West End Girls: A Great (and Humbling) Read

There aren’t too many books I’ve read – and I’ve read a lot of books – that make me put the book down at the end and just say “Wow.”

And as you may have already guessed, I’ve just read my latest in that category.

I belong to Jericho Writers, an organization for aspiring writers. One of their editors puts out a weekly newsletter, and in a recent one he mentions a book he helped publish in 2010, West End Girls by English artist and author Barbara Tate, which became a Sunday Times (London) bestseller.

What caught my attention was to give it ‘clarity of purpose’ (and make it saleable) he cut the original manuscript from 165,000 words to 90,000. Well, guess what my debut novel’s word count is, and what a saleable debut novel in today’s market is limited to. I had to see for myself the end result of what must have been major surgery. So I bought the book, and last night I finished reading it.

West End Girls is a memoir of the author’s days serving as maid to Soho prostitutes in the years immediately following WWII. (I never knew they had maids, but that was standard back then.) She begins as a twenty-one year old raised in complete ignorance of sex. A few years later she has seen it all and while never becoming a prostitute herself, gains empathy and appreciation for the trade and the “working girls” who serve the needs and fetishes of their clients. She makes friends with two girls in particular, recalling their conversations, their relationships with other working girls, struggles with money and police, and “ponces” – parasitic boyfriends who encourage them to work ever harder while living off their income.

The author describes their world in exquisite detail, the characters are vivid and compelling, and the events described pull no punches. It’s graphic – but never pornographic. This is not a book I would have otherwise read, but I am glad I did, and I recommend it to anyone with an open mind and a desire to be shocked and awed.

I’m not posting about the book to plug it (though I just did) but to share my impressions about where it stands in relation to the novel I’m trying to bring to a state of (saleable) completion. So here, in no particular order, are my thoughts:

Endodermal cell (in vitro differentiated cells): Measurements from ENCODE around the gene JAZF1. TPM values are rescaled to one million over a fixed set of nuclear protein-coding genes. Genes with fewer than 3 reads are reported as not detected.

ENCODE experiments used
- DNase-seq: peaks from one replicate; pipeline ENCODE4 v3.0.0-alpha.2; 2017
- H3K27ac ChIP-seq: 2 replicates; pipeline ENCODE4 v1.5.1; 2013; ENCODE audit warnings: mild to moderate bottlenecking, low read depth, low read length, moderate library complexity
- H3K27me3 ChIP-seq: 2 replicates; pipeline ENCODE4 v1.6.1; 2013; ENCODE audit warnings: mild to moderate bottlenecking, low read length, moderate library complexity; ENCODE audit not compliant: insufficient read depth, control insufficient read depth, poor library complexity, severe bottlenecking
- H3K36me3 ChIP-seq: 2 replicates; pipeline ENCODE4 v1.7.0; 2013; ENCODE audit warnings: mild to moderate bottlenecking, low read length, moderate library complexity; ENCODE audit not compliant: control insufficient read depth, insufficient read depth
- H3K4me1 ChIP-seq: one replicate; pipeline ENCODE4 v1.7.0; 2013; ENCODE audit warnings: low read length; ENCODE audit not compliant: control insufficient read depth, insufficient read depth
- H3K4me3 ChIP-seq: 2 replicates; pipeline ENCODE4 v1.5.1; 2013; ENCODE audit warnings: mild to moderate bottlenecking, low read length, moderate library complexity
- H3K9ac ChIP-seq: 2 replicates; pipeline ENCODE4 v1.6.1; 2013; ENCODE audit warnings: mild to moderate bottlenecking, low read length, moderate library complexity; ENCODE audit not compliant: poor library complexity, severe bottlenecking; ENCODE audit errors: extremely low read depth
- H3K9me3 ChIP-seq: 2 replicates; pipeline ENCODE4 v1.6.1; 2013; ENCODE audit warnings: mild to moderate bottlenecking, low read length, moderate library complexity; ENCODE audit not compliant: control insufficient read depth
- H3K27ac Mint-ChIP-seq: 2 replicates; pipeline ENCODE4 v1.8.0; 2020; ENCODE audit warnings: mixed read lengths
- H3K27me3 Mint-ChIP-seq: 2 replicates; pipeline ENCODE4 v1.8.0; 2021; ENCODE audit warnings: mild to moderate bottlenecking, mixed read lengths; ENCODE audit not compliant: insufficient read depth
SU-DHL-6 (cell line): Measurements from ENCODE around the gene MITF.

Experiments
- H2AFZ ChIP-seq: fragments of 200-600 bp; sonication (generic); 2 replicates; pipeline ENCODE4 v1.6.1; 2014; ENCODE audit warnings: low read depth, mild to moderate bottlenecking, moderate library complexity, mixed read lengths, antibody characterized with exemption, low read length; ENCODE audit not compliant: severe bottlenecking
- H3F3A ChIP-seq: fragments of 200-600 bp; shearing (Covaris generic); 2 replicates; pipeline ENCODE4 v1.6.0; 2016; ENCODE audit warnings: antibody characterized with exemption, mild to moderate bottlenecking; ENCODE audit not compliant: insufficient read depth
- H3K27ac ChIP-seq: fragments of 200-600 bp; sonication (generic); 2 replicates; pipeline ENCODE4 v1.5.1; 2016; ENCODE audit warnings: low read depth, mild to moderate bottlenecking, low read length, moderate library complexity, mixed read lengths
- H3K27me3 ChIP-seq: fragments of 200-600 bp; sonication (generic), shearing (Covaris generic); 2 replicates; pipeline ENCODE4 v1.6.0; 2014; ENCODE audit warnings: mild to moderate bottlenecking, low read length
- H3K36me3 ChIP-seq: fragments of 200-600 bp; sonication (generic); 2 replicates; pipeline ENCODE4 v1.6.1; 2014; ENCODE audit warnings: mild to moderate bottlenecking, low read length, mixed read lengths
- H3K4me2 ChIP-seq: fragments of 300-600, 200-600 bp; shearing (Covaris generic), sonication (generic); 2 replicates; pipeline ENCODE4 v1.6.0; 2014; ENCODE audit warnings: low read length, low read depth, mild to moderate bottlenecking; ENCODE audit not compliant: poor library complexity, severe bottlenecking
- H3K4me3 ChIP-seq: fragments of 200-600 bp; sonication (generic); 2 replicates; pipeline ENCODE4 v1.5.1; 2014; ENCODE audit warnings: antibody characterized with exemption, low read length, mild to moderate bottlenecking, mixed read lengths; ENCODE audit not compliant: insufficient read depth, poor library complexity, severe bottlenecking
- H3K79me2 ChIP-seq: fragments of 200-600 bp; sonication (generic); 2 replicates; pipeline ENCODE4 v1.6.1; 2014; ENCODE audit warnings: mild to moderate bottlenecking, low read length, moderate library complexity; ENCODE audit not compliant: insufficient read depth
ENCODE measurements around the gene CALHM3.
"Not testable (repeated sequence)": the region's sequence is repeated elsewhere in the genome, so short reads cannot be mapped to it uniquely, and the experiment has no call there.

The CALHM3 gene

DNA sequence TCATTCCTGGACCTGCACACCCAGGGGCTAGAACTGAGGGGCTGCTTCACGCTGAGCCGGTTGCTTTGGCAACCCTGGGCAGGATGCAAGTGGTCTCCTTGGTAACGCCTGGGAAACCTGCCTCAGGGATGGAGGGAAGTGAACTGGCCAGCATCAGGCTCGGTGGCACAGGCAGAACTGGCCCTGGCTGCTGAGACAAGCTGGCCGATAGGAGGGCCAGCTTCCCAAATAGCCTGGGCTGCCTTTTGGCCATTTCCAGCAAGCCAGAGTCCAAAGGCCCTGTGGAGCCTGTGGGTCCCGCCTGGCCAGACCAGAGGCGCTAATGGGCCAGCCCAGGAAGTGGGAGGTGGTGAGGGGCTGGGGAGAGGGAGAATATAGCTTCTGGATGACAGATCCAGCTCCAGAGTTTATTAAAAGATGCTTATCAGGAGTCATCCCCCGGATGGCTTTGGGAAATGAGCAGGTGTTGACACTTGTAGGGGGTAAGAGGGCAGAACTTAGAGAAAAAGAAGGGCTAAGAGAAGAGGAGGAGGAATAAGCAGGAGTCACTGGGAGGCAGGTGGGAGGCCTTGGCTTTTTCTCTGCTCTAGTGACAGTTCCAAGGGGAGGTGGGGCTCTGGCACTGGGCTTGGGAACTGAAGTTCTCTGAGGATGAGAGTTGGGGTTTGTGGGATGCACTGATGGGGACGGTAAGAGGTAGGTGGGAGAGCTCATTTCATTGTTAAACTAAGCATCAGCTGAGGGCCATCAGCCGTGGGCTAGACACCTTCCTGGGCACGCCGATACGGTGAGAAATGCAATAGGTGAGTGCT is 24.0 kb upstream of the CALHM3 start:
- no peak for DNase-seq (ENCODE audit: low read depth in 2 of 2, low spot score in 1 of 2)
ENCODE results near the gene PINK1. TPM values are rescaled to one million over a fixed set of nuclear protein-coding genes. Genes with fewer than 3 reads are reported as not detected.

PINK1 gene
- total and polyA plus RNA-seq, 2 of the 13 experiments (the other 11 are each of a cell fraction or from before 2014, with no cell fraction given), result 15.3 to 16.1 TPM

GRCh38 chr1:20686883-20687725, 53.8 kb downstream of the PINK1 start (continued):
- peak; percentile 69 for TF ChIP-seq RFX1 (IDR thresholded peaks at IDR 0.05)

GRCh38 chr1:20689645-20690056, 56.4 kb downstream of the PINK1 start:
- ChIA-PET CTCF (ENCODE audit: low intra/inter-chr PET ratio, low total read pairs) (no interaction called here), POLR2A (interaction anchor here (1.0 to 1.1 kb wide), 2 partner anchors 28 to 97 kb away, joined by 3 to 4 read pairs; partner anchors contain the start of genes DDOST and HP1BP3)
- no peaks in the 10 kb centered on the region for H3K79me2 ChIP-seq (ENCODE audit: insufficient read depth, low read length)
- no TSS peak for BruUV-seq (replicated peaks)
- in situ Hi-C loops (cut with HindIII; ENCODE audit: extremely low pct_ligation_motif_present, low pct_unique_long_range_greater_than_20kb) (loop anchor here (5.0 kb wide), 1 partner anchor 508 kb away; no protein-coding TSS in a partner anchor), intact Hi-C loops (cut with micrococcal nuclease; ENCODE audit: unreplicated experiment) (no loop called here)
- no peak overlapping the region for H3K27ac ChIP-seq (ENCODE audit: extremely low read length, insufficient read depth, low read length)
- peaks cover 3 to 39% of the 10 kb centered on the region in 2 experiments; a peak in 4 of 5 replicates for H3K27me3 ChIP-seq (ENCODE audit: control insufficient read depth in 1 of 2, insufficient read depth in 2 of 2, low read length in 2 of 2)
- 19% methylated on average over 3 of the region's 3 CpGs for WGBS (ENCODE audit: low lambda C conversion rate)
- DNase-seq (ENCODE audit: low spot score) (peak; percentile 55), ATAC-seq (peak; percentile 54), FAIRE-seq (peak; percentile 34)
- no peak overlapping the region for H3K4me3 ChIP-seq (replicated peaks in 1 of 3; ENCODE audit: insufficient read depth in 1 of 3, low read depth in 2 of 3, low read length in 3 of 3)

• West End Girls is memoir, not fiction, so it’s not really a fair comparison with a novel. I don’t think it could be a novel. No one would believe it. I’m trying to write a fictional story that readers will associate with and want to believe. Her book dares you to believe it, and doesn’t care if you do or not.
  • Her writing reeks with raw power. Once it grabs you, it does not let go. There are almost no “peaceful interludes” that a typical novel has, which allow the reader to catch her figurative breath. The pace is frenetic, similar to how fast and hard the girls work, and I don’t think that’s an accident. Mine? I’ve attempted a more even pace. I thought it fit my type of story. I still do, but I’ll be rethinking parts.
  • Her story begins at her grandmother’s house (which is devoid of love, let alone sex) which other writers might have dragged out with pathos. Not here. We’re there just long enough to hear that Soho is contemptible, which makes it irresistible to her, and within a few pages she has a job at a bar there, which leads to her meeting a prostitute and becoming her maid. And from there, an already intriguing story kicks it up several notches. My novel takes several chapters to get the main character to the college where we already know he’s going to end up. Do I really need those chapters? More rethinking needed.

In short, I have some work to do. Not to try and make my story like hers, which would be both impossible and fruitless, but to find my own ‘clarity of purpose’ to make my writing tighter and bring as much power as I can to it, in a manner that fits my characters and the setting.

I’ve been thinking of posting the first couple of chapters online to get some feedback from other writers and interested readers. Now I realize I’m not ready for that yet. I’ll keep you all ‘posted’!

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